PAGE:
The EPA says they have performed hundreds of tests confirming the water and air are in good living condition. Though it said it was continuing to monitor the air throughout East Palestine, including inside at least 210 homes. The EPA also said its investigating soil and surface water contamination near the crash site and have collected spilled material in a nearby stream.

But some residents have complained that since the derailment they have had headaches and felt sick.

U.S. Senator JD Vance (R-OH) said that his office will be investigating these concerns in the weeks to come.

“This is a complex environmental disaster with impacts that may be difficult to assess in the short term. Long-term study will be imperative. As will long-term commitment to remediation by Norfolk Southern for the property damaged, the wildlife disrupted, and the community scarred by this accident,” Vance said.

Democratic U.S. Transportation Secretary Pete Buttigieg has yet to publicly address the disaster.

Buttigieg reportedly did not speak on the Ohio incident Monday at the National Association of Counties conference, prompting outrage from Democrats and Republicans alike.

“He jokes about balloons while ignoring East Palestine, OH,” former Democratic Ohio state Senator Nina Turner, tweeted alongside a video of Buttigieg making fun of the Chinese spy balloon that was shot down last week over the Atlantic Ocean. “We deserve better than this.”

According to Vance, once East Palestine has been cleaned up he will be looking into the Transportation Departments approach to the rail system.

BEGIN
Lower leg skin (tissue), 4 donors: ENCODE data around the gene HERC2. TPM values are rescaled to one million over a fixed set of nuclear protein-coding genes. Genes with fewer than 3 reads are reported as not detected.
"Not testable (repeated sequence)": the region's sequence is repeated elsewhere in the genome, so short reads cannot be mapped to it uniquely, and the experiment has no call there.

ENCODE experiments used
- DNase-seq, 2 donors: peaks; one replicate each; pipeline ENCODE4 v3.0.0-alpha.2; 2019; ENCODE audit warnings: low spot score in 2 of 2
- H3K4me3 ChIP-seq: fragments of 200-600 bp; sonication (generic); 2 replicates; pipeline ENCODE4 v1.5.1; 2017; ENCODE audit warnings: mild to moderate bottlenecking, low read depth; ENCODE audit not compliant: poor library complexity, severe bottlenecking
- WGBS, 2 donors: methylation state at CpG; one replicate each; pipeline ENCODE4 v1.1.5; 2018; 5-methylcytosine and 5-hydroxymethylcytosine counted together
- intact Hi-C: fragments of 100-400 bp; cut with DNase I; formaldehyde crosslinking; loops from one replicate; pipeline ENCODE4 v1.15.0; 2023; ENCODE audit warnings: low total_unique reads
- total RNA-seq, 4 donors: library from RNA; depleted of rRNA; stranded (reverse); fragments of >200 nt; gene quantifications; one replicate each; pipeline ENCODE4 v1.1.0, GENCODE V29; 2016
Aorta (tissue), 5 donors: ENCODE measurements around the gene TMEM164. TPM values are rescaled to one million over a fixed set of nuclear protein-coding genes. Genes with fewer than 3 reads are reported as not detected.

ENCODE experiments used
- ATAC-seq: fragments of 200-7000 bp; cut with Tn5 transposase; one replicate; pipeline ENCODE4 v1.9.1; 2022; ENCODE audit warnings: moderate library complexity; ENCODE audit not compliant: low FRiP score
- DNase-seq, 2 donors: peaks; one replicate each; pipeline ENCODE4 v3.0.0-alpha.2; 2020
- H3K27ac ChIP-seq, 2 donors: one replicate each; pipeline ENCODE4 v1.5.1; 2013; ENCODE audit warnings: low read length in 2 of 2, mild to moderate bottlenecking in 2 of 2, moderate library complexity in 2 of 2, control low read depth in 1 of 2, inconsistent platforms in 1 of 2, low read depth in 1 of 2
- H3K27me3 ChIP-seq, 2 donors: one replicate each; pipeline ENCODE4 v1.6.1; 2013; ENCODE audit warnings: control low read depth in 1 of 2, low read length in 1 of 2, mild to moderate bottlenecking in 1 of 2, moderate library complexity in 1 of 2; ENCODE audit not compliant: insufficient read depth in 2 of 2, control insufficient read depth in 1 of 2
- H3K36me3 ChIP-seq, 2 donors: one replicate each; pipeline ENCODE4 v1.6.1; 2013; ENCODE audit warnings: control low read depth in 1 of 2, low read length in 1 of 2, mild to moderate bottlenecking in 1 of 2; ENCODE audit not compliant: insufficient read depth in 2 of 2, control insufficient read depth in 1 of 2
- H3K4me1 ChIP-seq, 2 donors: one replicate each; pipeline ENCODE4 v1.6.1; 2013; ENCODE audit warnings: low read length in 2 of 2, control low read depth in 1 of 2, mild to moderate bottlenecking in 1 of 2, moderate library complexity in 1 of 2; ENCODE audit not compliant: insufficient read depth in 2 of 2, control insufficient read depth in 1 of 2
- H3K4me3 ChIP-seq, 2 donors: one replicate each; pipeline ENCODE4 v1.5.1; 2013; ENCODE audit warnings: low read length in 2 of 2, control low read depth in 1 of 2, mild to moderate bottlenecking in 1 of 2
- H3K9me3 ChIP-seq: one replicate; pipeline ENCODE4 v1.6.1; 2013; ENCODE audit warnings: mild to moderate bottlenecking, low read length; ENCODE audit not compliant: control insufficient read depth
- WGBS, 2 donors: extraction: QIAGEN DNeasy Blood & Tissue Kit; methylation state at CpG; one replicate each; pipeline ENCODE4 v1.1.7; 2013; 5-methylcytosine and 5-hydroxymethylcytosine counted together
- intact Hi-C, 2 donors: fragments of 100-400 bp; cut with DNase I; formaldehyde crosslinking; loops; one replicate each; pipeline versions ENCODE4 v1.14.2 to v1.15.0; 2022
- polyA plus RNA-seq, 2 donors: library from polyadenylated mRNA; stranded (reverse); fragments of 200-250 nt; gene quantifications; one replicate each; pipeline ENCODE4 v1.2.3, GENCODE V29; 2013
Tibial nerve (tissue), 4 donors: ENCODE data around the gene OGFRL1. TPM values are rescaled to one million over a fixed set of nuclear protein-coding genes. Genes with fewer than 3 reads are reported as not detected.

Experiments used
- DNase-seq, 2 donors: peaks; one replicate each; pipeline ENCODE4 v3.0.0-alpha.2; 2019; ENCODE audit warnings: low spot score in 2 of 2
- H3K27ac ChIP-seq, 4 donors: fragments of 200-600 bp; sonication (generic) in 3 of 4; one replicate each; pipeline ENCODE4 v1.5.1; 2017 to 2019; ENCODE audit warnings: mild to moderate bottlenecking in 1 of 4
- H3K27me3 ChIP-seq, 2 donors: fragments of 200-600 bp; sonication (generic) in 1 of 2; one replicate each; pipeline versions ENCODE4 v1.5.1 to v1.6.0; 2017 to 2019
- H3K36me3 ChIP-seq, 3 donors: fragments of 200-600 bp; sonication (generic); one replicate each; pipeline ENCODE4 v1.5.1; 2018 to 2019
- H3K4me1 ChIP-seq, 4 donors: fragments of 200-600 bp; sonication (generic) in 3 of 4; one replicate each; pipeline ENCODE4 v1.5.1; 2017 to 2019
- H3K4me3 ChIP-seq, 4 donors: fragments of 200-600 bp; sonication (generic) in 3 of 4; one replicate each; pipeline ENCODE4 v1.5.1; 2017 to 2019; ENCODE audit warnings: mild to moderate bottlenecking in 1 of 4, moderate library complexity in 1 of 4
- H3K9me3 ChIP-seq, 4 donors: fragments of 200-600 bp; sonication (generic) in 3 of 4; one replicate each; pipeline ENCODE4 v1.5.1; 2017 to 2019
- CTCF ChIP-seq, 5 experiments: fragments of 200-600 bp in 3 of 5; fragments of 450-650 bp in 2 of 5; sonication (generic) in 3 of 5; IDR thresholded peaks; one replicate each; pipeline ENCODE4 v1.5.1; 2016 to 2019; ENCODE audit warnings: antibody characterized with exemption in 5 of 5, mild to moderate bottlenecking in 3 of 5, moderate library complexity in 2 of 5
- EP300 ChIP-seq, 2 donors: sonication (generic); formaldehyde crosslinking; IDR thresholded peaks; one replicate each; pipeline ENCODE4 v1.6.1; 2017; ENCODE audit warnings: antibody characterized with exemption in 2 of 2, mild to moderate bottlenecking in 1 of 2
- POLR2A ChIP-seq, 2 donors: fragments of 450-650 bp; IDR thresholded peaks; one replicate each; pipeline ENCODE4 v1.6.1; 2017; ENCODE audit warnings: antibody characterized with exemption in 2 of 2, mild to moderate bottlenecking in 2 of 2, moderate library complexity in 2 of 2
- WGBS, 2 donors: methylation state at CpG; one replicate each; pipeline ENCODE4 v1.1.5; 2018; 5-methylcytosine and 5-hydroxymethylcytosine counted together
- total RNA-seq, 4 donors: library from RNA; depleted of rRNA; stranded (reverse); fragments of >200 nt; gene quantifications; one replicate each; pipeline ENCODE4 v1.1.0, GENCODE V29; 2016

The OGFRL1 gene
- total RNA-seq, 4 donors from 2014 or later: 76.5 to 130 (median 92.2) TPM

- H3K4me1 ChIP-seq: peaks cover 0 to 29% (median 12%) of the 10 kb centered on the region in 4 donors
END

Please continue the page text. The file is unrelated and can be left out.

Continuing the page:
“Why did this happen? After the cleanup and safety of everyone is ensured, we will turn our attention to how to prevent this in the future. Many questions remain unanswered about the quality of the braking system used, the durability of the repair parts in the trains, and the Transportation Department’s regulatory approach to our nation’s rail system,” Vance said.

In the meantime, locals have launched a federal lawsuit to compel Norfolk Southern to implement health monitoring for citizens in Pennsylvania and Ohio.

The lawsuit requires the rail operator to pay for medical screenings and related care for anyone residing within a 30-mile radius of the derailment. Two Pennsylvania residents filed the lawsuit on Thursday. The lawsuit seeks the medical screenings to determine who the toxic substances released after the derailment harmed. The action seeks unspecified damages.

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Hannah Poling is a lead reporter at The Ohio Star and The Star News Network. Follow Hannah on Twitter @HannahPoling1. Email tips to [email protected]
Photo “East Palestine Train Wreck” by City of East Palestine, Ohio.